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Volume One Receives Facebook Journalism Project Grant

grants provide $10.3 million to support more than 144 local newsrooms nationwide

Rebecca Mennecke, photos by Andrea Paulseth

Volume One video producer Joel Pearish records video at the Eau Claire Downtown Farmers Market.
Volume One video producer Joel Pearish records video at the Eau Claire Downtown Farmers Market.

Facebook announced recently that more than 144 U.S. news organizations, including Volume One, will receive a total of $10.3 million in grants through the COVID-19 Local News Relief Fund Grant Program.

The grants are part of a broader $100 million global investment in news that Facebook announced earlier this year.

Volume One will use the funds in part to tell the story – with video, text, and photography – of the pandemic’s impact on food systems in the Chippewa Valley and beyond, including farmers markets, small producers, co-ops, CSA farms, Hmong food growers, and consumers, particularly in regard to changing health precautions and attitudes. The grant will also support Volume One’s ongoing coverage of the Chippewa Valley overall. 

“We’re proud to support this diverse group of publishers – many of which are family- or independently owned,” said Campbell Brown, vice president of global news partnerships at Facebook in an article on Facebook’s journalism grants. “Not only are these journalists working tirelessly to serve people right now – they’re focused on transformation, building innovative local news businesses that can continue to serve communities beyond the current pandemic.”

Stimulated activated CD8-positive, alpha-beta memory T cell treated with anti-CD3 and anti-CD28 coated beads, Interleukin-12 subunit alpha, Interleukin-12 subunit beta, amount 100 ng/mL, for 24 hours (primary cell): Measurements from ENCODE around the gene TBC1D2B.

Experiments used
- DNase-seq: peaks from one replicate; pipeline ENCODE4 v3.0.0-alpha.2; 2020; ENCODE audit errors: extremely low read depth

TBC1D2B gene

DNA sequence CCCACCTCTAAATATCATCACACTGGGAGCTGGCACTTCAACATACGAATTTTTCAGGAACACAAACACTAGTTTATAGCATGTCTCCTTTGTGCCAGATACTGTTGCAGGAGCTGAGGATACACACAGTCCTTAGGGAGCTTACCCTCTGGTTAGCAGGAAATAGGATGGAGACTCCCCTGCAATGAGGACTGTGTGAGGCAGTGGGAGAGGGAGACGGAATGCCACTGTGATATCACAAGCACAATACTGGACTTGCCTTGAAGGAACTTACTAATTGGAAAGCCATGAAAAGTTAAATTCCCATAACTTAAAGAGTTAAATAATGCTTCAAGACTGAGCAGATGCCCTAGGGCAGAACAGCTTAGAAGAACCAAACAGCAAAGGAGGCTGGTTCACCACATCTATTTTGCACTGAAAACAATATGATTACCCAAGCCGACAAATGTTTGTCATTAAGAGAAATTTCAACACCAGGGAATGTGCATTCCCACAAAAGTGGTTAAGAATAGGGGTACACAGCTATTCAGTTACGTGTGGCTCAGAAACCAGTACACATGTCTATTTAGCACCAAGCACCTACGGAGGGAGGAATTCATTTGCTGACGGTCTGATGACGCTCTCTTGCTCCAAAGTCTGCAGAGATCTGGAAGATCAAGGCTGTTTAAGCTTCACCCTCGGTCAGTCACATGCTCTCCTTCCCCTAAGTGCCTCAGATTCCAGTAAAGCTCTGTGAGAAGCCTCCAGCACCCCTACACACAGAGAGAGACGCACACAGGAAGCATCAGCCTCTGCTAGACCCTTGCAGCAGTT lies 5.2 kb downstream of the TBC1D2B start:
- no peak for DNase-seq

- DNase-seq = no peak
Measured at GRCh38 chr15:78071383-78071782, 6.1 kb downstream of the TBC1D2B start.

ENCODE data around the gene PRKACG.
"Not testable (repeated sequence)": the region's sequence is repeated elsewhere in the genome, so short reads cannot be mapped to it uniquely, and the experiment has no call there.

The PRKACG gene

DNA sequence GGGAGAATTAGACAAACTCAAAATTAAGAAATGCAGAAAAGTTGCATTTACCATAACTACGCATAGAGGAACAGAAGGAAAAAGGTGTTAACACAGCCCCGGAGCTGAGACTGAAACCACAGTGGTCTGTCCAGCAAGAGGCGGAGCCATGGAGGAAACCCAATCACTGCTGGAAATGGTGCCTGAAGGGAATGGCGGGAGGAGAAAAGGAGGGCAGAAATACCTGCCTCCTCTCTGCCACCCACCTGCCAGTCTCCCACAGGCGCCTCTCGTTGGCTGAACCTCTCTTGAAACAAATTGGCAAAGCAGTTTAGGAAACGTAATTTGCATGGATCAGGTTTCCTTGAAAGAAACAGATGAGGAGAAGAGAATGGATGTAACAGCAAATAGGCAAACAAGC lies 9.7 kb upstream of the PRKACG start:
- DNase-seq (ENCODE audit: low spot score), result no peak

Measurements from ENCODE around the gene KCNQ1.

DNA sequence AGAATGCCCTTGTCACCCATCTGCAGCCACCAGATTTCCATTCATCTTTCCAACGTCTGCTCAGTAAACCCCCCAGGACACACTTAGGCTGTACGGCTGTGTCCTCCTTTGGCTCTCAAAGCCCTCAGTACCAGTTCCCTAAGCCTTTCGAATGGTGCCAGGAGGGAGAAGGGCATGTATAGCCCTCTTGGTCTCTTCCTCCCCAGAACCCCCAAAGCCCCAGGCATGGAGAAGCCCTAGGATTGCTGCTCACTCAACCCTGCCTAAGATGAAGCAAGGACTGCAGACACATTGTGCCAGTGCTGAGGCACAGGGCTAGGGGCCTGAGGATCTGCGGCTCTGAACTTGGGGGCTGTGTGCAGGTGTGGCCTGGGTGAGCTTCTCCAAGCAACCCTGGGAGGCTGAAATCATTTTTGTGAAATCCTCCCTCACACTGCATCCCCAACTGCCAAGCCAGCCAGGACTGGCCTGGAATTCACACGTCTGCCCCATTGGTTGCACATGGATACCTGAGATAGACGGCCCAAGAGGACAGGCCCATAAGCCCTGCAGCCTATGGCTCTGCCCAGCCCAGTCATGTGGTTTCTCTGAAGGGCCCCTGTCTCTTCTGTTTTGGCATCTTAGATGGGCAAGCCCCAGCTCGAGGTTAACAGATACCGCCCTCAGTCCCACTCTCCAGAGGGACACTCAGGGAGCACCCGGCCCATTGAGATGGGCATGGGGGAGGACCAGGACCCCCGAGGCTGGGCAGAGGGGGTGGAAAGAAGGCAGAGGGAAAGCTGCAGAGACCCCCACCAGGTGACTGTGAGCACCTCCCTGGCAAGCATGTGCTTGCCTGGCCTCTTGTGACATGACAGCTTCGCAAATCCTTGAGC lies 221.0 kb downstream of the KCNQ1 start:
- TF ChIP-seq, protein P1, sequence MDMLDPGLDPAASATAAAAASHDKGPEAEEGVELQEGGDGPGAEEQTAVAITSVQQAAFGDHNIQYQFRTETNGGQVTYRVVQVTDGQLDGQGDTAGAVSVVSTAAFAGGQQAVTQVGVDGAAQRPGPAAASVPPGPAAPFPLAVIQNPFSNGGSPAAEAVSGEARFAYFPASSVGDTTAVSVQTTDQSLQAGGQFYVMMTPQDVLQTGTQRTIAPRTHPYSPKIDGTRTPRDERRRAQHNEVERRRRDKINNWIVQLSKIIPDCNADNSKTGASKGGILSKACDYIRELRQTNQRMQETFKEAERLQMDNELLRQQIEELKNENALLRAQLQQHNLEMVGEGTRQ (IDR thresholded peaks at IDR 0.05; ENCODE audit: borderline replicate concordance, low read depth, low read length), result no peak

At a time when many media organizations are struggling along with us, we've been deeply thankful that we've been able to be proactive and creative in finding ways to stay afloat these last several months, while also spreading the word to the community on how to help other local businesses and organizations keep their heads above water too.” –Nick Meyer, owner of Volume One

Facebook received more than 2,000 applications for the COVID-19 Local News Relief Grant Program, which provided grants from $25,000 to $100,000 to help local newsrooms. The selection team included the Local Media Association and The Lenfest Institute for Journalism, as well as the Institute for Nonprofit News, Local Independent Online News Publishers, Local Media Consortium, and the National Association of Broadcasters.  

“To be among the successfully funded applicants to this program – which were less than 10% of those that applied – is a huge boost for our staff and vote of confidence in the work we do in this community,” said Volume One owner Nick Meyer. “At a time when many media organizations are struggling along with us, we’ve been deeply thankful that we’ve been able to be proactive and creative in finding ways to stay afloat these last several months, while also spreading the word to the community on how to help other local businesses and organizations keep their heads above water too."

While advertising is down across most local and national media, some of Volume One’s initiatives to stay strong outside of this Facebook grant have included the launch of a successful Reader Membership Program, assisting local businesses by offering a Marketing Relief Program, landing a Google News Initiative grant, partnering with sponsors for special pandemic editions in April and May, and leveraging funds from the federal Payroll Protection Program through RCU, among other efforts and programs.

Nearly 80% of the grant recipients are family- or independently owned businesses, and more than half are published by or for communities of color, Facebook said.

Since the pandemic began, the Facebook Journalism Project has awarded more than 600 grants across the U.S. and Canada.